I have found what may be useful information but none of it aligns with the information you have provided.
The only ship I have been able to find named PIONEER WAVE was constructed in 1945. She was built by Moore Dry Dock Company, Oakland, CA, with the original name of CARRIER PIGEON, sold and renamed PIONEER WAVE in 1946, renamed AMERICAN FORESTER in 1957, scrapped 1970. See http://shipbuildinghistory.com/shipyards/large/moore.htm and scroll to hull number 304.
I have found that a Joseph Daraskevius (born 22 July 1921, died 6 October 1978) was indeed a merchant mariner who sailed in PIONEER WAVE on several voyages … but in 1950-1951, not 1931. (In 1931 he would have been ten years old.) On those occasions the ship sailed from New York to destinations in Asia including Manila, Hong Kong, Kobe, and Yokohama, Japan, via the Panama Canal, eventually returning to New York, the last such voyage ending on 10 March 1951. On these voyages Joseph Daraskevius served as an able seaman, and the records shows that he had ten years of sea experience. He was described as 5’10” and 175 lbs. His next of kin was listed as his mother, Lucy, living at 40 West Street, Gardner, MA. Of possible interest to you, his merchant marine identification number was Z442258; more about that later.
I found Joseph Daraskevius sailing aboard many ships, beginning as early as March 1944 and as late as the March 1951 voyage mentioned above. There may have been yet additional ships and voyages, records for which I did not find. I can supply the names of the other ships and the applicable voyage dates if you wish.
Per the 1930 and 1940 U.S. Censuses, I note that Joseph Daraskevius’ father was also named Joseph (born 1890, died 1955). This suggests the elder Joseph could possibly have been a merchant mariner in 1931 (but not aboard PIONEER WAVE), but I can find no indication that he was a mariner. His occupation in both censuses is listed as a sprayer in a paint shop or chair shop.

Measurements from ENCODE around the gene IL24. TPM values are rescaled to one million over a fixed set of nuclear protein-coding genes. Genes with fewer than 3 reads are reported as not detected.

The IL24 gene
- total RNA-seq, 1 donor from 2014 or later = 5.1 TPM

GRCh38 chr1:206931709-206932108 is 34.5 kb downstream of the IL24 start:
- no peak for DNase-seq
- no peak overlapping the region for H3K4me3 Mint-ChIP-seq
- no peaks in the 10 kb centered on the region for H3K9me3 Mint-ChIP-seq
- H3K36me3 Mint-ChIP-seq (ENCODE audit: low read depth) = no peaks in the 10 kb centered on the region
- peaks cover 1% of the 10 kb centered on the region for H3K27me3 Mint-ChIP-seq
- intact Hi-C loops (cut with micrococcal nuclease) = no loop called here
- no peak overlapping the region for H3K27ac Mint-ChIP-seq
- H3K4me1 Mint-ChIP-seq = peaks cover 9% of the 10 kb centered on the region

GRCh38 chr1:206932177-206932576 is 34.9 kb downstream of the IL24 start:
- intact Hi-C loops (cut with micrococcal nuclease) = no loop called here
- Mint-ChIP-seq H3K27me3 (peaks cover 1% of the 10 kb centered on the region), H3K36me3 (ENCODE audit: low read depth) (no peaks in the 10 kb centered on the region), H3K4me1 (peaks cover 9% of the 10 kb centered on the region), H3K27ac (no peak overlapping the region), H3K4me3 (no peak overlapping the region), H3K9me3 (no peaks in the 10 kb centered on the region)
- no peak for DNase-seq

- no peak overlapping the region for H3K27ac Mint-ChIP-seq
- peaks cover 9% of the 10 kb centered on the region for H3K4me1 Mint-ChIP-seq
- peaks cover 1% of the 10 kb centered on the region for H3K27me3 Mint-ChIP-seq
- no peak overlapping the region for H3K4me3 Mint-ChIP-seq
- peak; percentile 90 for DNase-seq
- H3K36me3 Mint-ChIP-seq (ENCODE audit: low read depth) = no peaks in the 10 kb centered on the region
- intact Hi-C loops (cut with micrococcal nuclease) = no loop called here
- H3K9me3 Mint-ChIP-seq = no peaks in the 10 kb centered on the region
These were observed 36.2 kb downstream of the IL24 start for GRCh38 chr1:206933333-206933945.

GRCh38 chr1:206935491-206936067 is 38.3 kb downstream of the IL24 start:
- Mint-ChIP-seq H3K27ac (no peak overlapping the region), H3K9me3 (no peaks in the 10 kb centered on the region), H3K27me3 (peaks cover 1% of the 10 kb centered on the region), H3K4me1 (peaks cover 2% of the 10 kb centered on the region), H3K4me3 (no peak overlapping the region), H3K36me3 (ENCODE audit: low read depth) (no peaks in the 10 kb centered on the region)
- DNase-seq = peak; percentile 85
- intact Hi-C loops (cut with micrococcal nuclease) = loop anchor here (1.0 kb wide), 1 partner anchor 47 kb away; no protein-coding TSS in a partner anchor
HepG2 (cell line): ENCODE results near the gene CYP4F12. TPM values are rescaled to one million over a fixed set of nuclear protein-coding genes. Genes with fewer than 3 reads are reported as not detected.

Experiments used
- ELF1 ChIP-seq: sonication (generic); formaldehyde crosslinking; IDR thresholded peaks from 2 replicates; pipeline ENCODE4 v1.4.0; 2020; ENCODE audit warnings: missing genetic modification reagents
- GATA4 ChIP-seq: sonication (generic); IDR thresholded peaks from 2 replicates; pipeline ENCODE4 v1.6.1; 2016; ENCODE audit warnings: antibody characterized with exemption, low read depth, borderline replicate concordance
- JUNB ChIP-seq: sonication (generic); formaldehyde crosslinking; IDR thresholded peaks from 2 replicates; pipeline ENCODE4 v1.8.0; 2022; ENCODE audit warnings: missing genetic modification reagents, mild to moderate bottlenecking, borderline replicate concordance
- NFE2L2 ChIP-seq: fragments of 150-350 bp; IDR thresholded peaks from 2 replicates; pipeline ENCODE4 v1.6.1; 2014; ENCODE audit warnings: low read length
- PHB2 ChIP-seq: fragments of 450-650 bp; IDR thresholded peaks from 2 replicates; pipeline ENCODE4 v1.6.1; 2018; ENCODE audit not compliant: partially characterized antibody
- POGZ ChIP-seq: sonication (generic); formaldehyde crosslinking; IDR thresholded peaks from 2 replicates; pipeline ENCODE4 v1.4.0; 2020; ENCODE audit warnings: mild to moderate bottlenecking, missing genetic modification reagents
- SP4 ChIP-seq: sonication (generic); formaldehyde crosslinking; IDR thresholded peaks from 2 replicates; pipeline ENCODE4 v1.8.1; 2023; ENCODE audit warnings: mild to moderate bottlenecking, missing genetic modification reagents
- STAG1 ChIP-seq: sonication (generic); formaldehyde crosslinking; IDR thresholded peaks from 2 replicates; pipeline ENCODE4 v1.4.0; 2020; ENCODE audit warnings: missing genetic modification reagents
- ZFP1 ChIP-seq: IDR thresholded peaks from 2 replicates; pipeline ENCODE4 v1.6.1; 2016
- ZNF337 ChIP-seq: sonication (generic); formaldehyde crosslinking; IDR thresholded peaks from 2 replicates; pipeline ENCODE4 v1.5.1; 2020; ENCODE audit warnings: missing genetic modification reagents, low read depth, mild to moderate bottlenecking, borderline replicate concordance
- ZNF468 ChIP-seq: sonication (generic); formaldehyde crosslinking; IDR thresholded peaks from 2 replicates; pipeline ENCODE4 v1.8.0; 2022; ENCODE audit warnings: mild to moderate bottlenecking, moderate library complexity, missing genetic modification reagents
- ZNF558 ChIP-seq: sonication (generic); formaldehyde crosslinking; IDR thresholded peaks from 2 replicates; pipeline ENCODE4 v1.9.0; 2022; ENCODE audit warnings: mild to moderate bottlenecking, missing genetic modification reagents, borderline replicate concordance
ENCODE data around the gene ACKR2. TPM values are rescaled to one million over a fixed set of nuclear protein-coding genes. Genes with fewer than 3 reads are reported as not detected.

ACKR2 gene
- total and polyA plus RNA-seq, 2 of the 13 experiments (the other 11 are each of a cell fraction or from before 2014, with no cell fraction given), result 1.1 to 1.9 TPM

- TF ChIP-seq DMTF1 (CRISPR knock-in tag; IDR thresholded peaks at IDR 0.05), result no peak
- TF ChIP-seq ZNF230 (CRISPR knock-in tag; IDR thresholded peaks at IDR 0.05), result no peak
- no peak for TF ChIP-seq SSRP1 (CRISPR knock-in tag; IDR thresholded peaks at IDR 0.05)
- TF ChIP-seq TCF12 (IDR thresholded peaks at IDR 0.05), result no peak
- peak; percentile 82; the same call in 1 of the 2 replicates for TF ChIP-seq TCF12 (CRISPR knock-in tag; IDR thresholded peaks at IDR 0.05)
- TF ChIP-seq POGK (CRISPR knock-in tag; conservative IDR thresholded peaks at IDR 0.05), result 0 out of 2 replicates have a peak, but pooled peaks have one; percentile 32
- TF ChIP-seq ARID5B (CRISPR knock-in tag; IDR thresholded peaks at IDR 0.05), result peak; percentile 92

The information discussed in the preceding three paragraphs comes from searches of the subscription website Ancestry.com (www.ancestry.com), which is typically used for genealogical research. In addition to birth, death, marriage, and other similar records, the site also includes databases of the names of crew members and passengers aboard merchant ships arriving in certain U.S. ports of entry over a period of many decades. Information about ships arriving in New York is particularly extensive.
You may wish to research the younger Joseph Daraskevius’ merchant marine career. You should be able to obtain his merchant marine service record through the U.S. Coast Guard. See this web page from the website I manage: http://armed-guard.com/searchmil.html. In particular see section A.2. Records of Individuals – Merchant Marine. You will have to contact the U.S. Coast Guard’s National Maritime Center in Martinsburg, West Virginia. The Coast Guard was and is responsible for issuing certain documents (“seaman’s papers”) and officers’ licenses to U.S. merchant mariners, so they should have information about Joseph. His record would likely include information on training, the ships to which he was assigned, any serious injuries or illnesses, applicable dates, etc. You will need to provide as much identifying information as possible about him. The merchant marine identification number noted above will be particularly important. There will be a fee for this service but the Coast Guard will not begin work without informing you of any charges.
For your information, a photograph of the ship, under its original name of CARRIER PIGEON, is apparently available for purchase through the John H. Marsh Maritime Research Centre in Johannesburg, South Africa; see http://rapidttp.co.za/museum/jmmrc.html.
I hope this information is useful.
Ron Carlson, Webmaster
Armed Guard / Merchant Marine website